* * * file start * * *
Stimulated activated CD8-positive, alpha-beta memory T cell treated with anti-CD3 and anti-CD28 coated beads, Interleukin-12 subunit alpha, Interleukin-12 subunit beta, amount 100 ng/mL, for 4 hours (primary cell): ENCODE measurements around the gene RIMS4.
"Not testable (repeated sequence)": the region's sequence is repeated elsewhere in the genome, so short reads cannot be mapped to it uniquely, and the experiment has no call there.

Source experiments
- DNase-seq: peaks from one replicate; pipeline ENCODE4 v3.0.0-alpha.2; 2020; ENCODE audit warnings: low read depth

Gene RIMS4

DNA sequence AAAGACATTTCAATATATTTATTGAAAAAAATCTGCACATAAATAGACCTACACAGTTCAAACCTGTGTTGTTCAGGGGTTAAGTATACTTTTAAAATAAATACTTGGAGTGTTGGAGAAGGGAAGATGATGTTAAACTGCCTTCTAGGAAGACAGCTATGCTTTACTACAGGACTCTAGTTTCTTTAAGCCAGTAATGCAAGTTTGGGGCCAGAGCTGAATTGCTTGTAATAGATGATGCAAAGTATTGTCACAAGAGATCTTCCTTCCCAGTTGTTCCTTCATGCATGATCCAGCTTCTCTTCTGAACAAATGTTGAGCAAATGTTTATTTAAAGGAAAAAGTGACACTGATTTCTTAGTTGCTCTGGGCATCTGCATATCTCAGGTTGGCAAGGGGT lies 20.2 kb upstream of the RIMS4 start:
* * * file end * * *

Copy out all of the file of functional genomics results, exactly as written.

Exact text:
Stimulated activated CD8-positive, alpha-beta memory T cell treated with anti-CD3 and anti-CD28 coated beads, Interleukin-12 subunit alpha, Interleukin-12 subunit beta, amount 100 ng/mL, for 4 hours (primary cell): ENCODE measurements around the gene RIMS4.
"Not testable (repeated sequence)": the region's sequence is repeated elsewhere in the genome, so short reads cannot be mapped to it uniquely, and the experiment has no call there.

Source experiments
- DNase-seq: peaks from one replicate; pipeline ENCODE4 v3.0.0-alpha.2; 2020; ENCODE audit warnings: low read depth

Gene RIMS4

DNA sequence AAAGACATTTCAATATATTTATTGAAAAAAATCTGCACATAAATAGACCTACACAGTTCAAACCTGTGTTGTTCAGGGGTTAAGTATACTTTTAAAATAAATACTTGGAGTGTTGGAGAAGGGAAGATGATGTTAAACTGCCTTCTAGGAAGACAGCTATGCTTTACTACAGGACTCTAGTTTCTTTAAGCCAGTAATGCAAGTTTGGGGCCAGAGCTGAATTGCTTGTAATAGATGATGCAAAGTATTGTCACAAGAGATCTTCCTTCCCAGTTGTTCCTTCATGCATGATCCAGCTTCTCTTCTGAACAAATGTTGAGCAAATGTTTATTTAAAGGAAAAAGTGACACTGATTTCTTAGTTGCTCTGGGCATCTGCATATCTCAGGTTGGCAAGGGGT lies 20.2 kb upstream of the RIMS4 start: